How to Avoid an Ankle Sprain

Ankle Sprain

Ankle Sprain

Now that February has officially started and many of you are continuing on your fitness journey, I want to focus in on a question that I tend to get a lot from my patients who love running, especially on the treadmill:

“Nick, Can You Provide Me With Any Tips For Recovering From An Ankle Sprain Quickly?”

Most runners don’t realize this, but it does make a difference whether you’re running on a road, a sidewalk or even a treadmill.

When choosing to only run on the road, you’re more than likely to suffer balance issues and ankle sprains. Why? Because your running habits predispose you to it.

On the other hand, running on a flat surface, such as a treadmill, has the power to lower your bodies reflexes. When continuously running on a flat surface, the body is basically pounding the same stable surface every time you run. This in turn causes the body to realize that there’s no need to remain alert or to stress about falling, because the surface isn’t changing.

One thing we know about the brain is that it’s ALWAYS looking for a way to not have to work. Part of this includes turning off many balance receptors when it realizes that you’re running on a flat path. Its thought process looks a lot like this, “you were ok yesterday- you’ll be ok again today so keep going while I rest!”.

But, when jogging down a road full of bumps and hills or even switching from road to sidewalk your brain switches back to the danger that you may face. The unfortunate thing about the balance receptors located in your ankle ligaments is that they don’t always want to act as quickly as you need them.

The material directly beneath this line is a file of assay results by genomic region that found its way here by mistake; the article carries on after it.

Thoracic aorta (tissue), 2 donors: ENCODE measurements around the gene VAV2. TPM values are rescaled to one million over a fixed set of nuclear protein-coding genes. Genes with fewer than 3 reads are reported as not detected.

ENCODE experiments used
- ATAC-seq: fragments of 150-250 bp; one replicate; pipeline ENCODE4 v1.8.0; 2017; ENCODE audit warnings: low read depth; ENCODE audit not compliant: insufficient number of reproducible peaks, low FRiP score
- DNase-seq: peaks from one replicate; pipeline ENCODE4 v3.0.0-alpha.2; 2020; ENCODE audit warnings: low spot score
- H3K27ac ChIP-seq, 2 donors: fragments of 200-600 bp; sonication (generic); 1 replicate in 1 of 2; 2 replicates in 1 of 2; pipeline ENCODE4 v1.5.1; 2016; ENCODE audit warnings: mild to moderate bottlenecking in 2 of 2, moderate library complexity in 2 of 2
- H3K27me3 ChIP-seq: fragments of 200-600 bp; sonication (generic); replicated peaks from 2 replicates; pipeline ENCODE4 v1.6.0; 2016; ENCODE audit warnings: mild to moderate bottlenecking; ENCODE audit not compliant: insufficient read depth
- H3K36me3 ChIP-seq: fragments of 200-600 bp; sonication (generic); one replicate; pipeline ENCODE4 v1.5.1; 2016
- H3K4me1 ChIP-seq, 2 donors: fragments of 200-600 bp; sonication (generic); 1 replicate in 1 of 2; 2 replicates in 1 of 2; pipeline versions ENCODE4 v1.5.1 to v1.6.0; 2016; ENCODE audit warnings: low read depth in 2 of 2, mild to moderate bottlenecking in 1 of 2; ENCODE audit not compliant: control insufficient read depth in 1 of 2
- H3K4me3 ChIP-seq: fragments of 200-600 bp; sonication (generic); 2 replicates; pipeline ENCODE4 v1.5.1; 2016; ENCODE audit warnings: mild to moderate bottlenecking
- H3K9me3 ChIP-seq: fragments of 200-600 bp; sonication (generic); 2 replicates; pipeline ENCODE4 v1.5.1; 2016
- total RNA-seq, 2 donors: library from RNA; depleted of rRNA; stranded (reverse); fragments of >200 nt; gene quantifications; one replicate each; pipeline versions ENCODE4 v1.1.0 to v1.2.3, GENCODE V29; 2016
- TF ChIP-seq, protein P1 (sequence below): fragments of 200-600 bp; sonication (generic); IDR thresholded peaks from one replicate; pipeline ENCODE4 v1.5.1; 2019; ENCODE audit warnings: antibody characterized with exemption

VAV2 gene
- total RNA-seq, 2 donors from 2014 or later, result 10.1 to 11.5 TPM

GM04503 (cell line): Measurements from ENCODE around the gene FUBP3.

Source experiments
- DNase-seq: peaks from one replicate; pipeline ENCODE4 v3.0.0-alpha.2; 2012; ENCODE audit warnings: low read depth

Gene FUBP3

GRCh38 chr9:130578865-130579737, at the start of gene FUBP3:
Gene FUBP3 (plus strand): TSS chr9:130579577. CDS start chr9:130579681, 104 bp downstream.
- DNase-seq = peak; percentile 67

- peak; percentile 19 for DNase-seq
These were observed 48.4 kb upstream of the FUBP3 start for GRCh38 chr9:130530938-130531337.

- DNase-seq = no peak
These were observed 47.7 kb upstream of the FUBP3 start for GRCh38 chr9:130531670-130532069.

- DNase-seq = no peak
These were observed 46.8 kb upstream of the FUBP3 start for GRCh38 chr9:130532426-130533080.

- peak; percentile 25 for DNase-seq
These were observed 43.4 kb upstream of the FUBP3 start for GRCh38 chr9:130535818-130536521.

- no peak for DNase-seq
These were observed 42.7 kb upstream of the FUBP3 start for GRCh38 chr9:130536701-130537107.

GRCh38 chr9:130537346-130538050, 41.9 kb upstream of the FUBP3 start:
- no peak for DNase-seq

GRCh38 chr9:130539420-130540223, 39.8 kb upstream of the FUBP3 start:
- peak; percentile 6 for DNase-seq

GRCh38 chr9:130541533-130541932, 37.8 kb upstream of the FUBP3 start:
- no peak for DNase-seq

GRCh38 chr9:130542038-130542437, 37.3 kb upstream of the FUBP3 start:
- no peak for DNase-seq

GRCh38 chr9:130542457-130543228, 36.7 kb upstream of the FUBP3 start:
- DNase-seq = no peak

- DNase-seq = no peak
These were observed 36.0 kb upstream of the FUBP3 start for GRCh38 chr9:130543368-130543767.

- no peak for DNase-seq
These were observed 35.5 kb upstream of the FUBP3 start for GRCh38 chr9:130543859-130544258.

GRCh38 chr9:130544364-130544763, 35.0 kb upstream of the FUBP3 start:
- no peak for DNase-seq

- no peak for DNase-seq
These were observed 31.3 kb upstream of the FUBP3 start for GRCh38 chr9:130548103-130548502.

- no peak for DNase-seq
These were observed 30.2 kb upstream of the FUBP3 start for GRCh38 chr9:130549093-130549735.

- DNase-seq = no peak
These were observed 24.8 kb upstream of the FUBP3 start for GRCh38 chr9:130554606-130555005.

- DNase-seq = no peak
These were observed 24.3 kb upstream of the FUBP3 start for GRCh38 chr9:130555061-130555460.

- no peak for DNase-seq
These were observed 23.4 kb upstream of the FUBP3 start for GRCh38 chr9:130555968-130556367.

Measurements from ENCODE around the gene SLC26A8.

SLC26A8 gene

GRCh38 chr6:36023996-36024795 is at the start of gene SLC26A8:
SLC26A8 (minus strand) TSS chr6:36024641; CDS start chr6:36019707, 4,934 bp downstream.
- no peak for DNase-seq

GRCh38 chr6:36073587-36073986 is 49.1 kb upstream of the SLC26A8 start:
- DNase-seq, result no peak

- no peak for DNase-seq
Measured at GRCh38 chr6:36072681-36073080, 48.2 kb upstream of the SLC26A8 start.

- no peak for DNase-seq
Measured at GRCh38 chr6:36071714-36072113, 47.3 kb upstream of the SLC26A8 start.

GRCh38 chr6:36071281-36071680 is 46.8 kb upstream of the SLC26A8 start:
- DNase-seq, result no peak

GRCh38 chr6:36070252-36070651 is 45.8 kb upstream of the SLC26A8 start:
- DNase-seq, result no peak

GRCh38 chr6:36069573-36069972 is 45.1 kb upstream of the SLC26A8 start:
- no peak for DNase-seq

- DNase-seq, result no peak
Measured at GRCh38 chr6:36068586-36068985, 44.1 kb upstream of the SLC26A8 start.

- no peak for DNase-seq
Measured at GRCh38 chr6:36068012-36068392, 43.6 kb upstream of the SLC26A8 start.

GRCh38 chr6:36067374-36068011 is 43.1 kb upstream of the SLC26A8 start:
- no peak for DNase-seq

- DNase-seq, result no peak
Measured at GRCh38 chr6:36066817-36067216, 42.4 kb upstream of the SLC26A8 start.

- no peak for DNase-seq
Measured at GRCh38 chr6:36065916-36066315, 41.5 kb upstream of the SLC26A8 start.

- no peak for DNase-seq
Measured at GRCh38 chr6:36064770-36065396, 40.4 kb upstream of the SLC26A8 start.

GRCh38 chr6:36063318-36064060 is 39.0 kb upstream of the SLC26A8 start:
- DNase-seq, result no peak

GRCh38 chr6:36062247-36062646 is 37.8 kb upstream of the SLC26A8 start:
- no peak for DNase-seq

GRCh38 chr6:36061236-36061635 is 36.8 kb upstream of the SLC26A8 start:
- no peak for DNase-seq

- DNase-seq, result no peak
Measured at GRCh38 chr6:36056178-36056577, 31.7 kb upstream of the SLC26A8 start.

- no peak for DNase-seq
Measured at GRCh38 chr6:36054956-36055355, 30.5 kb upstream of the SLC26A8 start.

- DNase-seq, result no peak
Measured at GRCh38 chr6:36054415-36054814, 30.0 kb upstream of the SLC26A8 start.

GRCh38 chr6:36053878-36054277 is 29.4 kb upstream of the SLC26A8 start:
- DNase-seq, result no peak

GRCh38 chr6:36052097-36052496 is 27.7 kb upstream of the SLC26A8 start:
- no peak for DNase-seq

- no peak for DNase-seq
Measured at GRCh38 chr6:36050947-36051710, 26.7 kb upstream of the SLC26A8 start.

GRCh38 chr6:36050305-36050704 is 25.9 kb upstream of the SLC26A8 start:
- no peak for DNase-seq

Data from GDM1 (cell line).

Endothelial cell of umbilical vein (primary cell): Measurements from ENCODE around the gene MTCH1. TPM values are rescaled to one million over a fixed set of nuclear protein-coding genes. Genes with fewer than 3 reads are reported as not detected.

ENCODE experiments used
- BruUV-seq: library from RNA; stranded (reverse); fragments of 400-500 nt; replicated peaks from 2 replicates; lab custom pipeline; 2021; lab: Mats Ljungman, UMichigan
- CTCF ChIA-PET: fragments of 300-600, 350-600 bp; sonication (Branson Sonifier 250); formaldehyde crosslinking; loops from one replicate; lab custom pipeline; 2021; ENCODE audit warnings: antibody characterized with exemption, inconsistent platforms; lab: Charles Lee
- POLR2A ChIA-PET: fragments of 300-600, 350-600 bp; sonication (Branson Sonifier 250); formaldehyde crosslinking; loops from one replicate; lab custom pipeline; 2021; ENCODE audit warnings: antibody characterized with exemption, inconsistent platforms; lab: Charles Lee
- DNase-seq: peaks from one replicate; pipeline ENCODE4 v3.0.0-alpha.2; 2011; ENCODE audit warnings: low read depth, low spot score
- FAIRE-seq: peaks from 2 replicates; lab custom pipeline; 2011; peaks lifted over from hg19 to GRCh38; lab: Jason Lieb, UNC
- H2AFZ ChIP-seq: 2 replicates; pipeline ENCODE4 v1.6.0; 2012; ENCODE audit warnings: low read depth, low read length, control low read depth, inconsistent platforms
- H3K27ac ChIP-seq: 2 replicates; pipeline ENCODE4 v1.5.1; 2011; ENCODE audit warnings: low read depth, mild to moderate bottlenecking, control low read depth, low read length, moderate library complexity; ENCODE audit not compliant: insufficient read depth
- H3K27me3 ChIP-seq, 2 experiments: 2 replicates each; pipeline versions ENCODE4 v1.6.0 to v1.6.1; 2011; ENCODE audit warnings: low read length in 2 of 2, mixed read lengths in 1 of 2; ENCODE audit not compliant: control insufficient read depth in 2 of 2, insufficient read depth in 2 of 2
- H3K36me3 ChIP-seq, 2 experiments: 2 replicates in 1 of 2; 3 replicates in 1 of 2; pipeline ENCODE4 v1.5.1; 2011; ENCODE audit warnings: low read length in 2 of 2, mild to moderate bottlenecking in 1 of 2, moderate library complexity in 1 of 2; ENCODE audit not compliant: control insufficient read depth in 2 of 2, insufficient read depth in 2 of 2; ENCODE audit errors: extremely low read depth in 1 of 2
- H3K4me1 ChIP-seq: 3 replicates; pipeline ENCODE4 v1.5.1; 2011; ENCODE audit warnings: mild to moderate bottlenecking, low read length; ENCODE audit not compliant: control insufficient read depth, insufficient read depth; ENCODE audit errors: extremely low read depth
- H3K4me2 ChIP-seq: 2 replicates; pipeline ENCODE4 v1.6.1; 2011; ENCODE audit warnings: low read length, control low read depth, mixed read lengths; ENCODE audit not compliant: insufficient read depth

The receptors in your ligaments work at incredibly fast speeds to send messages to the brain to help you as you’re about to fall over. If the signal doesn’t get there in time, it isn’t possible for you to change your bodies position in time to avoid falling.

The Consequence? An Ankle Sprain Or Worse.

So what’s the trick? To vary the surface that you run on.

Even if you add some grass, mud or sand to the route. Your brain will be forced to think it has to stay alert because it has no idea what’s coming next. As a result, your receptors too will be on alert so if you do all of a sudden take a fall, you’re in a great position to limit the damage.

Although it’s not a fool proof plan, it’s better than suffering from an ankle sprain that could prevent you from running or exercising for anywhere up to four weeks. It could even increase the chance of Achilles tendon issues as well.

But back to our common question… what to do about an ankle sprain:

It’s best to ice for the first week (7 days), begin to gently stretch and walk and then progress into strengthening the ligament for the next couple of weeks. The main goal is to SAFELY, but quickly, get the ankle joint and Achilles tendon moving again. To find out safe stretches and strengthening exercises, talk to your local physical therapist or look here to get a free report on ways to recovery from injuries quickly:

Click Here To Download Your Free Sports Injury Guide
Nick Hunter, PT, DPT

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